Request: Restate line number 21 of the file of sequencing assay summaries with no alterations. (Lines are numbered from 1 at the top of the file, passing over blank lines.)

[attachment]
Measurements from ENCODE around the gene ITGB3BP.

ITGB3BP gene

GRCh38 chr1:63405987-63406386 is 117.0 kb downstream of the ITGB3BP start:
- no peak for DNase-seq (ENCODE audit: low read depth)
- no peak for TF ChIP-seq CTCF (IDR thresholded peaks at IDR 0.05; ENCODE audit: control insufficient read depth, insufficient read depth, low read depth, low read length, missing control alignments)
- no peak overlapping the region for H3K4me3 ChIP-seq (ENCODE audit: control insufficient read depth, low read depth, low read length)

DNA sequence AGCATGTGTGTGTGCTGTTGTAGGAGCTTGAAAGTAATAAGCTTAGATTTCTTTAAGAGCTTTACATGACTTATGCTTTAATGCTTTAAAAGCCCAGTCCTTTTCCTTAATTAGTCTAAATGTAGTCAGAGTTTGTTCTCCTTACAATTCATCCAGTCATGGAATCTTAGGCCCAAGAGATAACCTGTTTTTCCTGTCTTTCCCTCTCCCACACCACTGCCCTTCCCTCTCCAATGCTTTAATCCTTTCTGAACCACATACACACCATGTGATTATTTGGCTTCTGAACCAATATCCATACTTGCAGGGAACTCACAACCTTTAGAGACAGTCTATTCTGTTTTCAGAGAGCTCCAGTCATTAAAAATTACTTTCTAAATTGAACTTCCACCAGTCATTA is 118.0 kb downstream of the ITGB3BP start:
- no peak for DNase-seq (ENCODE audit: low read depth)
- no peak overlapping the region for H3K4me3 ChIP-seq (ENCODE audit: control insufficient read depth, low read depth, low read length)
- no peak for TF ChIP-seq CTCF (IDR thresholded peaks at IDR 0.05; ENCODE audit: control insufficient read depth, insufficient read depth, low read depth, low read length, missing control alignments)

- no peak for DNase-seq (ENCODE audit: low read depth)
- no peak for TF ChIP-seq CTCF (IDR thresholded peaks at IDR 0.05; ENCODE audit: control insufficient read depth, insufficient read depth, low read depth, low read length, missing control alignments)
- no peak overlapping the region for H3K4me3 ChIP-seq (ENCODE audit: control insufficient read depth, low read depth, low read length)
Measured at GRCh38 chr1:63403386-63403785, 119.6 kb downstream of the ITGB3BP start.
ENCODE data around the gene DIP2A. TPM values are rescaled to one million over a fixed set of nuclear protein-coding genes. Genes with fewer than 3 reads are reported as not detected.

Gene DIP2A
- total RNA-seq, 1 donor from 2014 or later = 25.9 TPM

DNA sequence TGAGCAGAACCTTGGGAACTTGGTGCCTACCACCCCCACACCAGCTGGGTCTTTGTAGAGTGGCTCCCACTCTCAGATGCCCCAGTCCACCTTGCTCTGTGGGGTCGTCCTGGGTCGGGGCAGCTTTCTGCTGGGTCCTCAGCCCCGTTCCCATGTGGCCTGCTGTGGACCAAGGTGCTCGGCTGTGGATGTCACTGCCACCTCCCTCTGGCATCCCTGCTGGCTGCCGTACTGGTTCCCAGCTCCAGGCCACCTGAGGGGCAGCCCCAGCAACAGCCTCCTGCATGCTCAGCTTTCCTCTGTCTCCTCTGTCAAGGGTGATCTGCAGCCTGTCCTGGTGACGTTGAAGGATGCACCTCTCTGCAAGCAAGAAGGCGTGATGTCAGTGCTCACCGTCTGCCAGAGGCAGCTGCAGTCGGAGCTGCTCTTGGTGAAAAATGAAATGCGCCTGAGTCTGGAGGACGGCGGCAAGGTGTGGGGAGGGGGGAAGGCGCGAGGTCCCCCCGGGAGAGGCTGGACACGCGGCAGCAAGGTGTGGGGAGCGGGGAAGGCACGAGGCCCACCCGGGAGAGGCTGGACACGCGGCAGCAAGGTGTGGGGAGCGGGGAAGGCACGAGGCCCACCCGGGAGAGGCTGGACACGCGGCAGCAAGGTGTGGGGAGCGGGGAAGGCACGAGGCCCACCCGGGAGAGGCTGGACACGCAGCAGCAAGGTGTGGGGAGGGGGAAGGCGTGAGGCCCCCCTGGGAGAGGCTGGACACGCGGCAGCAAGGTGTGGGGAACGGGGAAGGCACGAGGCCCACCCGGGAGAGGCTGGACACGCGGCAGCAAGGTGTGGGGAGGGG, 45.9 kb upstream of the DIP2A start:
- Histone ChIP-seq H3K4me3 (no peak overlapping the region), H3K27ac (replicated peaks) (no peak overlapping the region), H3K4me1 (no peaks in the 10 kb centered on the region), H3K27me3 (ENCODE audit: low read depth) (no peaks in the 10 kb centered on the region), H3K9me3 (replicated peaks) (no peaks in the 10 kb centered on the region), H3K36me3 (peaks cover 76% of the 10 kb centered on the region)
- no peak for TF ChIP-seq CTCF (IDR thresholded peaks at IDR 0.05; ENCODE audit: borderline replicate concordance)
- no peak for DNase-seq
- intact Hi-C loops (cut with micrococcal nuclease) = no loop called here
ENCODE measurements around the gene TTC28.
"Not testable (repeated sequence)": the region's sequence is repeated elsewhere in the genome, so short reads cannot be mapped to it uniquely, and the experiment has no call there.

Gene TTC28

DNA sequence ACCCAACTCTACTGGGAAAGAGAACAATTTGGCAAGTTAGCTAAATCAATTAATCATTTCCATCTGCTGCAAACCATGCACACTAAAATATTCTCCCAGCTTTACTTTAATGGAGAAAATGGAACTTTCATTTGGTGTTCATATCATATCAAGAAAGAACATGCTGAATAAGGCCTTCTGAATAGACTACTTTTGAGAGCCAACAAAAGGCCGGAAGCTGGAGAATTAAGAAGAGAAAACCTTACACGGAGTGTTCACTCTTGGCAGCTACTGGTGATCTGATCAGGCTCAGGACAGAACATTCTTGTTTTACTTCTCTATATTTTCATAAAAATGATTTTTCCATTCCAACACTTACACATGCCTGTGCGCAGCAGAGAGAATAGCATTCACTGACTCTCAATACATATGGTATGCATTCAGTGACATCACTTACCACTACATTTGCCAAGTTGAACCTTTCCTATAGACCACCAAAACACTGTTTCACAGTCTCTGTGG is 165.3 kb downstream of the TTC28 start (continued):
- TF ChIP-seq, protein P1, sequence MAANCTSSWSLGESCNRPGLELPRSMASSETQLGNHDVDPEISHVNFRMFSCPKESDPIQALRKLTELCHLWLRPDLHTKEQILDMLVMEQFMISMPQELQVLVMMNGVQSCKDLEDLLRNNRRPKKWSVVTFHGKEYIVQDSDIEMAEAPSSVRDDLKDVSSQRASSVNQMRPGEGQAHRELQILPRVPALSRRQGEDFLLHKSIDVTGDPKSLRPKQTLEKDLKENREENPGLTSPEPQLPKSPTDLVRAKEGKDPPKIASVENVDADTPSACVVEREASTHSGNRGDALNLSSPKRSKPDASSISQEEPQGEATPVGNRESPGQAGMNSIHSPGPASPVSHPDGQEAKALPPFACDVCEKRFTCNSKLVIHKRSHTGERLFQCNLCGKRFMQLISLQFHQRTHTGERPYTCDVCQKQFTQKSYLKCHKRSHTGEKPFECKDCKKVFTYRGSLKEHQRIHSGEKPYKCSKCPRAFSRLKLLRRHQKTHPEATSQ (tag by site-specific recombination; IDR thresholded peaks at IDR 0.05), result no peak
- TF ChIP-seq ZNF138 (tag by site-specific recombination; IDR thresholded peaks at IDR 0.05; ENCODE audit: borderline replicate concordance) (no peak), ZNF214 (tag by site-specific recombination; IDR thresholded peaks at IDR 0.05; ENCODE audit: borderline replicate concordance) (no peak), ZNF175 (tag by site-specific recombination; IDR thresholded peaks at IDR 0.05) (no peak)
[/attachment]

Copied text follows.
- no peak for DNase-seq